Furthermore, the tendency to concede the authorship and rightful ownership of Modernism entirely to the metropolitan West needs to be challenged (Stam & Shohat 1998, 40). Modernism was a fundamentally transnational phenomenon, in which non-Western artists and intellectuals such as Wifredo Lam and Aimé Césaire and their international travels played a defining role. Latin American Modernism, in particular, has developed simultaneously with and sometimes ahead of European and US-American Modernism (Ades 1989, 125-149). While these contributions need to be reclaimed, the effects of Western metropolitan dominance in Modernism should not be downplayed either. There is an unresolved tension in anticolonial nationalist art movements between the desire to satisfy the cultural requirements of nationalism and those of the Western-focused “aesthetic internationalism” of Modernism (Shohat & Stam 1998, 40).

The primary means to make Jamaican Modernism “not Western” has been, to use Chatterjee’s term, the “appropriation of the popular” (1993, 72) but it has been a selective, vertical appropriation that relegates popular culture to being a “low culture” source for “high art” rather than a full-fledged part of the national culture. Norman Manley’s 1939 speech suggests that the artists – and he called them “our best young men,” in a remarkable, gender-biased failure to acknowledge the role of female artists such as his own wife in the nationalist movement – belonged to a separate category from “the people” whose culture they embraced and ennobled in their work, although several of the young members of the nationalist Jamaican art movement they mentored originally came from poor rural and urban backgrounds. Such views about the exceptional status of the artist are also evident in the work of C.L.R. James, who wrote in The Artist in the Caribbean: “A supreme artist exercises an influence on the national consciousness which is incalculable. He is created by it but he himself illuminates and amplifies it, bringing the past up to date and charting the future” (1977, 185).  The underlying issue is that nationalist art movements such as Jamaica’s have, in spite of the populist rhetoric and aversion to formalism, not fundamentally challenged the notion of “high culture” itself. The Jamaican nationalist movement may have originated in a genuine desire to transform society but it generated what was ultimately a new elite culture.

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From the Archives: Ideas about Art and Postcolonial Society – Part 1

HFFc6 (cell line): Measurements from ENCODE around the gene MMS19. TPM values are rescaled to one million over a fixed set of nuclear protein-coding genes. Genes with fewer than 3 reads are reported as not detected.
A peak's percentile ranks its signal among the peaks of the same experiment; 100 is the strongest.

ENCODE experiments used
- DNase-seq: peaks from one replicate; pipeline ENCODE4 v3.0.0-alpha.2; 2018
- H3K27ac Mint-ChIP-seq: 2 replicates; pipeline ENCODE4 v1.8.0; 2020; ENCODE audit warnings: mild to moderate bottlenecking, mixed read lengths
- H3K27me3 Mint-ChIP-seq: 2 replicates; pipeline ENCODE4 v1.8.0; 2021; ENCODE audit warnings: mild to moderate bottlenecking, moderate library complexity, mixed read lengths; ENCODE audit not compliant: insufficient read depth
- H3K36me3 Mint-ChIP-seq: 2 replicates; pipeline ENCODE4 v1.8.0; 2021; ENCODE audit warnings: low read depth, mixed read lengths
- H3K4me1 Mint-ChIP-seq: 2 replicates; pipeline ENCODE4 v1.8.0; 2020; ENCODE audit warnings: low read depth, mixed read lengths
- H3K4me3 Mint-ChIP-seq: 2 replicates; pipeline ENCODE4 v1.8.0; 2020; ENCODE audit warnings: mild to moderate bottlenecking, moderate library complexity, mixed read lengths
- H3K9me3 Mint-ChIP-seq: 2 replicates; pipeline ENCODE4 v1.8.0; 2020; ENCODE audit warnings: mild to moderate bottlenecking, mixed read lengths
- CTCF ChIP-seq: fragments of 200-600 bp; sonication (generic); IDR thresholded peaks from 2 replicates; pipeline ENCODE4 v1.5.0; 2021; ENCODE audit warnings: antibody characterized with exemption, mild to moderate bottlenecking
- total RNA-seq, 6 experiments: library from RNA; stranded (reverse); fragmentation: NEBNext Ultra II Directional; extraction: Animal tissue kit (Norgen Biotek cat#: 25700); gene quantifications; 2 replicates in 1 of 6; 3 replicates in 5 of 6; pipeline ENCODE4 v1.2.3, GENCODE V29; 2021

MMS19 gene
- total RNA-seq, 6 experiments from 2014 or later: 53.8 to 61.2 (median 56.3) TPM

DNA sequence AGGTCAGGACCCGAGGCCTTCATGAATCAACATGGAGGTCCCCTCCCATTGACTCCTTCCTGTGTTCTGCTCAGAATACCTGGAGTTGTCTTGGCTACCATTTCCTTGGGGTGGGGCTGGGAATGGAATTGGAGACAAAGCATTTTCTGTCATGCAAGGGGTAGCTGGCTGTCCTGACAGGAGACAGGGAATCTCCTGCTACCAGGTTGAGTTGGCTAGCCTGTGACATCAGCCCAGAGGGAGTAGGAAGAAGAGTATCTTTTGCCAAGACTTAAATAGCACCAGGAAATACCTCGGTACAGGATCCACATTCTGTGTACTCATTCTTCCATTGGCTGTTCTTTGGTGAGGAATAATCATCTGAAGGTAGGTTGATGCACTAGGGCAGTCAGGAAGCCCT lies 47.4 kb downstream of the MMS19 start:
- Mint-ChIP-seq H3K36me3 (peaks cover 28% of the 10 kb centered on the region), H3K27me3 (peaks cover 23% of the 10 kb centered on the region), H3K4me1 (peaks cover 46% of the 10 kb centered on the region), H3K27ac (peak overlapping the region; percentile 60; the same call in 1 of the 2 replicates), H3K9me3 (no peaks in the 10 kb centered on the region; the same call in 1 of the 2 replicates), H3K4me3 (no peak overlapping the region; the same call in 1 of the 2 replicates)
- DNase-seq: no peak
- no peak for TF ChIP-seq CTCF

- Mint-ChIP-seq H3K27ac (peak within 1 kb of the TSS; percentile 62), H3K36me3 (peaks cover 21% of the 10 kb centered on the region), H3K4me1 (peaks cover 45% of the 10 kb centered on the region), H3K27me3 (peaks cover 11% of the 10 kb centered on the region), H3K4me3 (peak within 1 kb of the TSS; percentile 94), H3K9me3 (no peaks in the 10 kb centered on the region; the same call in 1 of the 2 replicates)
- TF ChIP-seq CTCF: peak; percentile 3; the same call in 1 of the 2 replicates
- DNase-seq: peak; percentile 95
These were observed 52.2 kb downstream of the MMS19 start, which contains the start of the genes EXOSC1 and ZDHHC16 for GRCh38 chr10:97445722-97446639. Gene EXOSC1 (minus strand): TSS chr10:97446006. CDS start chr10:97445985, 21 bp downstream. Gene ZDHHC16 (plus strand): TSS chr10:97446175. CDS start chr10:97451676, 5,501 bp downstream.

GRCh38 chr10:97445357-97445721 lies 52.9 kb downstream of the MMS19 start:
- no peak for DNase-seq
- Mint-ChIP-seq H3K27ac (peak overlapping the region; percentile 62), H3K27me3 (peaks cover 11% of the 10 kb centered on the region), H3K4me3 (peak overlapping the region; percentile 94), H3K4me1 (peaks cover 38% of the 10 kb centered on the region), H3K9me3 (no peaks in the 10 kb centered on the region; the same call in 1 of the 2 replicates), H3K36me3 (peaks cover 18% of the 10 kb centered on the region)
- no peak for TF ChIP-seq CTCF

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Edna Manley – Paul Bogle (1965), ciment fondu, Morant Bay Courthouse, now removed (photo source:Wikimedia, Flickr: Dubdem Sound System :: Jamaican Tour 2009)

While I work on some urgent publication deadlines and some new blog posts (and mark papers!), here is another text from my personal archives: the first of a two-part excerpt from my PhD dissertation “Between National and Market: Art and Society in 20th Century Jamaica” (Emory University, 2011). The excerpt is from the Introduction. Part two can be found here.

(c) Veerle Poupeye, al rights reserved

Nearly fifteen years have passed since I drafted this chapter and there have been significant changes in the context since then – it would be interesting to hear from my readers what these changes may be.

One central assumption in almost all the literature on postcolonial culture, even in the most strident critiques of cultural nationalism, is the view that the arts can be mobilized to effect, or prevent, social and political change. Such ideas were first put forward by pioneering anticolonial and racial activists from the late 19th to the mid 20th century. It became the foundation of cultural and educational policy for postcolonial states and a strategy for popular resistance and liberation movements alike.

The idea that art has socially transformative potential appears in two general, overlapping forms, which are by no means exclusive to the postcolonial world. The first is the propagandist view, which posits that the content, form and presentation of art can and must make a direct intervention in society, for instance by protesting injustice, by promoting a particular political, religious or ideological perspective, or by extolling or denigrating certain political leaders. This view has been influential in the postcolonial Caribbean although there has been resistance against the more doctrinarian forms of propaganda art on the part of many artists and intellectuals. C.L.R. James, for instance, scornfully dismisses “socialist realism” in What is Art? (1993, 200), an essay in Beyond a Boundary, his famous 1963 book on the politics of cricket, in which he argues for the “high art” status of cricket by appealing to universalist aesthetic concepts such as “beauty,” “structural perfection,” and “significant form.”